Ramaposahas been implicated in a number of controversial dealings ranging from the MTN Irancell scandal, involving the bribing of Iranian officials, to illegally benefiting from coal deals between Eskom and his joint venture with Anglo-Swiss Company, Glencore. However, the most questionable of these dealings rests on his role as a non-executive director of Lonmin, and thereby his involvement in the Marikana Massacre. The executive called for “concomitant action” from the police force to be taken against striking Marikana miners, which led to the death of 34 miners. Alas, the ANC and Ramaphosa are not mutually exclusive and do inevitably act as one, as his decisions are harnessed by his party’s ‘oversight’. Since its seminal years, the ANC’s reputation as an elitistparty has operated under the guise of ‘preaching for the people’, yet ultimately acting within the interest of the private sector. It had always been the case, as Fanon theorized,
that the national elite replaces the colonial elite in transitional African democracies. Therefore, the fact of the matter is that the overall structure of government and the country’s efficiency will not see a drastic change post-Zuma. The only transformation that has occurred is that now Cyril has a larger minority support over Zuma. The pro-Ramaphosa supporters look at the recent strengthening of the South African Rand against the US Dollar as signs of a bright economic future since Ramaphosa’s election, without considering the very real fact that over the past month, the US dollar has lost value across most foreign currencies (barring the GB Pound which contiues its steady decline.
The ANC and Ramaphosa are not mutually exclusive and do inevitably act as one Investor confidence has little to do with the recent strengthening of the Rand, it is simply the result of the actions within the US market. To sum up, South Africa’s socio-economic situation will not see drastic change from Zuma to Ramaphosa’s political dispensation. The party’s decisions will still primarily focus on its own interests, as they always have.
Image from: flickr.com
Cyril Ramaphosa, the poster boy for the South African renaissance’? Stephanie Wild
resident Cyril Ramaphosa painted an optimistic picture of South Africa’s future during his State of the Nation Address (SONA); even harkening back to the honeymoon phase of the Mandela years. As expressed by the managing director of the International Monetary Fund, Christine Lagarde, Cyril Ramaphosa must restore confidence in South Africa in order for the South African economy to strengthen.
It appears that the simple act of electing Ramaphosa as the president of the ANC was enough to restore such confidence, as reflected by the rand strengthening by 4% against the American Dollar. Further, Ramaphosa was already seen to be making attempts at attracting foreign investors upon his presidential appointment in December 2017. Moreover, Ramaphosa’s success as a businessman has restored faith in the prospect of expanding the mining industry with the Chamber of Mines, by referring to Ramaphosa’s debut SONA as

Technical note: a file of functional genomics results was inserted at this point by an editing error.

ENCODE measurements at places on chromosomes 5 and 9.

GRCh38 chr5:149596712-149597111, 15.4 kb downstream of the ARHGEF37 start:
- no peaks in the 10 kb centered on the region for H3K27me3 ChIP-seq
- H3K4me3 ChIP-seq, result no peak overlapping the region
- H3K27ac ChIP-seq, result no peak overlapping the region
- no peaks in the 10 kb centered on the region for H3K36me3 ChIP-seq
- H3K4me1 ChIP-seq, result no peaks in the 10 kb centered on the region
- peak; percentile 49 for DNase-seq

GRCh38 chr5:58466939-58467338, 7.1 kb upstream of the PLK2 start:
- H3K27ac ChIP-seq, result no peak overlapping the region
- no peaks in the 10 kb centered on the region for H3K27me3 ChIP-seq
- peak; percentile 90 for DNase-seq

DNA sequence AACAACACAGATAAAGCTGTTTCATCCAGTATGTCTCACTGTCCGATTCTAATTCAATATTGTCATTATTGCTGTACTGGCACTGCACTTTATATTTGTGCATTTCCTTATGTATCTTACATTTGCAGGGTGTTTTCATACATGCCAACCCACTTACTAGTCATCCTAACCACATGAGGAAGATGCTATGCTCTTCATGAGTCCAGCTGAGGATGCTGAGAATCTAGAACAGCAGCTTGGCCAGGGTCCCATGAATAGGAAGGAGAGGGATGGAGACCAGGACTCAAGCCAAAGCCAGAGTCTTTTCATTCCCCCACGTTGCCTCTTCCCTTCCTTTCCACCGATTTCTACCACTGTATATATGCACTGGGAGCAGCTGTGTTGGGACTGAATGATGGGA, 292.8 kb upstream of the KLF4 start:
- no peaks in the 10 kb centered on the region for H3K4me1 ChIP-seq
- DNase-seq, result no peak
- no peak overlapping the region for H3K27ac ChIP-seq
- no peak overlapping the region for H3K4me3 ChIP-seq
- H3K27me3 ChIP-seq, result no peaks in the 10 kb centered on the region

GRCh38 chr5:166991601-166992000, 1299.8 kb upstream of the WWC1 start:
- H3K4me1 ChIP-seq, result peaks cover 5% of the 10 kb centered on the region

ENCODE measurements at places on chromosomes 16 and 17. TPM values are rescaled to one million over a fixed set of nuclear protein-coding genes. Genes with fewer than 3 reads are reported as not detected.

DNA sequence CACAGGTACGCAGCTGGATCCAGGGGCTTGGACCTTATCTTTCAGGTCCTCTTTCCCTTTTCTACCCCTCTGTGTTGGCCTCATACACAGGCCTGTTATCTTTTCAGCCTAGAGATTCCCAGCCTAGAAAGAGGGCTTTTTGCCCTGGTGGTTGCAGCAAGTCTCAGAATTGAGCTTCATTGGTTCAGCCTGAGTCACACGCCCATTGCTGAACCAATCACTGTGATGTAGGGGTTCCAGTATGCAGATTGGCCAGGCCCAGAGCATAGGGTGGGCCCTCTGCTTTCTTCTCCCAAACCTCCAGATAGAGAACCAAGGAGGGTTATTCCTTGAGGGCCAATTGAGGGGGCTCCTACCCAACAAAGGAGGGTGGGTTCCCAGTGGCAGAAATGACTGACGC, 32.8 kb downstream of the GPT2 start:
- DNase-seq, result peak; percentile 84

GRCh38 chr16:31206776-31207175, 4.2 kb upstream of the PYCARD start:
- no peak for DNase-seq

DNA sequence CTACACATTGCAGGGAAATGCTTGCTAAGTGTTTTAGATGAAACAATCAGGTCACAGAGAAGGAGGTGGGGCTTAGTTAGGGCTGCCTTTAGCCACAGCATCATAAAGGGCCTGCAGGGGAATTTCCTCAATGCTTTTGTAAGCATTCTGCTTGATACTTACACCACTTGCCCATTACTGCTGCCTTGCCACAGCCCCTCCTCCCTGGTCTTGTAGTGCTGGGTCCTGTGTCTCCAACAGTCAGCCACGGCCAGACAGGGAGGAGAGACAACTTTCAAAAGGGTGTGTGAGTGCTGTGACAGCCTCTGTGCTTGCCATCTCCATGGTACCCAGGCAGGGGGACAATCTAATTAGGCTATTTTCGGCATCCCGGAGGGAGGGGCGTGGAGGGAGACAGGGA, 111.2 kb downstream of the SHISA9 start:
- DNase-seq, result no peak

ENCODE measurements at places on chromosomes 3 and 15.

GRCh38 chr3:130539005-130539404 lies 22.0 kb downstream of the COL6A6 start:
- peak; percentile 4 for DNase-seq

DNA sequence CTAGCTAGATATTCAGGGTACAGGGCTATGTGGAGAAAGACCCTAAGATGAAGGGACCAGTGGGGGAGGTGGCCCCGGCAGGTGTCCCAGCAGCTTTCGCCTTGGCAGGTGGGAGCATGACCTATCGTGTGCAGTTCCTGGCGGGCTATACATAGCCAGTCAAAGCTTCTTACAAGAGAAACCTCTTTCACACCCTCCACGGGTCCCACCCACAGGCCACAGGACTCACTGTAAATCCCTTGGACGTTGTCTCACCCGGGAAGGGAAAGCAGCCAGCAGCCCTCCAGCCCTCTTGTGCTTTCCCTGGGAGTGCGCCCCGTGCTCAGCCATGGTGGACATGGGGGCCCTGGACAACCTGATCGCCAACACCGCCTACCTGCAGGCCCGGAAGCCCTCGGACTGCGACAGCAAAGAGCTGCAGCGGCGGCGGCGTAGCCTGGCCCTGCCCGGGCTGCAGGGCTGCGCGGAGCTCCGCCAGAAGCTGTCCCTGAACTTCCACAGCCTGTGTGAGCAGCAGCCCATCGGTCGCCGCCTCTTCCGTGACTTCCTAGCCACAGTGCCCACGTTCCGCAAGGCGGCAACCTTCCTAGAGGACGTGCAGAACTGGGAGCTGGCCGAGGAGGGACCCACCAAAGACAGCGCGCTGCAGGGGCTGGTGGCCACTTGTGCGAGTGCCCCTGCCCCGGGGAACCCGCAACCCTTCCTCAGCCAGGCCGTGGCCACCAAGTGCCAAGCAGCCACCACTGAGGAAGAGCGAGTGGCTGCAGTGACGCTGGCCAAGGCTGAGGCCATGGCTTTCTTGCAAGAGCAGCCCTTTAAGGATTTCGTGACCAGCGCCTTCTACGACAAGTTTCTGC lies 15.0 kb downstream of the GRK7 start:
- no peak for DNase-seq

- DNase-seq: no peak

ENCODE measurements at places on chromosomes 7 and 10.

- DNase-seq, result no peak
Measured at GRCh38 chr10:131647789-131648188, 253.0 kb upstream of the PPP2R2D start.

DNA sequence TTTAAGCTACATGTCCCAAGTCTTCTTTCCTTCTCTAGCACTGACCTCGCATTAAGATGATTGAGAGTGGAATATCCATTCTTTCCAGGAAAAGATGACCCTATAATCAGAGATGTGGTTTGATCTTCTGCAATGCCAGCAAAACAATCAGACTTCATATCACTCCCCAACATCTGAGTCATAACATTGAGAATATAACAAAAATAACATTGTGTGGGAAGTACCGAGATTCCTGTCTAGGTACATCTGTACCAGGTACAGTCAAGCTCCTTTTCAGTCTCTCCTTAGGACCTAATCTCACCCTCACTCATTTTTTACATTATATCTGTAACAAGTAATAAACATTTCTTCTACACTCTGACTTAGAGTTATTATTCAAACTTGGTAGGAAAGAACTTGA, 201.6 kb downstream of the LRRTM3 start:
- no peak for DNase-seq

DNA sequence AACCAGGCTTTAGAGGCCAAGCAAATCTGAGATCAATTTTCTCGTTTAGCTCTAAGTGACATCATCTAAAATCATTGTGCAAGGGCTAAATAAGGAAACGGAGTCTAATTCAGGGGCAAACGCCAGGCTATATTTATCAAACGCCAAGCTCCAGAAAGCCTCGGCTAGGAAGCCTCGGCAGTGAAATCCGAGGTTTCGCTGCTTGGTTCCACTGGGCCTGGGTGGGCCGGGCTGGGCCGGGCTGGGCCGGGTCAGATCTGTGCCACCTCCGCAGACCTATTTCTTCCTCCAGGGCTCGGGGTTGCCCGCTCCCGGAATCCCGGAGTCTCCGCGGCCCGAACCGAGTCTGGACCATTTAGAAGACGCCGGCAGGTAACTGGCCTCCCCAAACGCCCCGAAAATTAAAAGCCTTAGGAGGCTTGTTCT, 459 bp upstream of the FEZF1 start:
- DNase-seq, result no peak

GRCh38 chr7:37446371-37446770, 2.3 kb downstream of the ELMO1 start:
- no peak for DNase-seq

“visionary”. Additionally, Ramaphosa’s pledge to fight corruption within the South African government has the ability to resonate with many South Africans in light of the deep resentment for corruption throughout the country sparked by Former-President Jacob Zuma’s involvement in the Guptastate- capture scandal. Ramaphosa appears to be re- establishing a sense of confidence in the South African government. It would therefore appear that South Africa has indeed found its poster boy in Cyril Ramaphosa.
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Womxn in Power
Image from windsofchangemedia.com
Image from flickr.com
Menstruation and the water crisis: Bleeding in the drought
he depletion of water, arguably the most essential human need, has positioned itself at the forefront of every Capetonian’s mind. However, an equally important concern, yet often ignored or less sensationalized, is the adverse effects that water restrictions impose upon womxn’s health and hygiene. As it stands, households are restricted to 50 litres a day (level 6B),which accommodates one flush per day, two showers a week, as well as cooking and cleaning. Thus, under these circumstances, the monumental task of tackling menstruation has been intensified in every womxn’s life in Cape Town. Menstruation, a weeklong period that occurs every month in a womxn’s life, is filled with cramps, pain and energy drainage. Regular sustainability is difficult when there is a limited level of water allocation, so imagine a menstruating womxn who has to go through nature’s process while being deprived of the water she needs. Conserving water by using paper utensils, buying bottled water and taking two-minute showers all seem reasonable and well-advised, but for a menstruating womxn the same preservative methods are simply not enough. While menstruating, it is imperative for womxn’s mental and physical wellbe-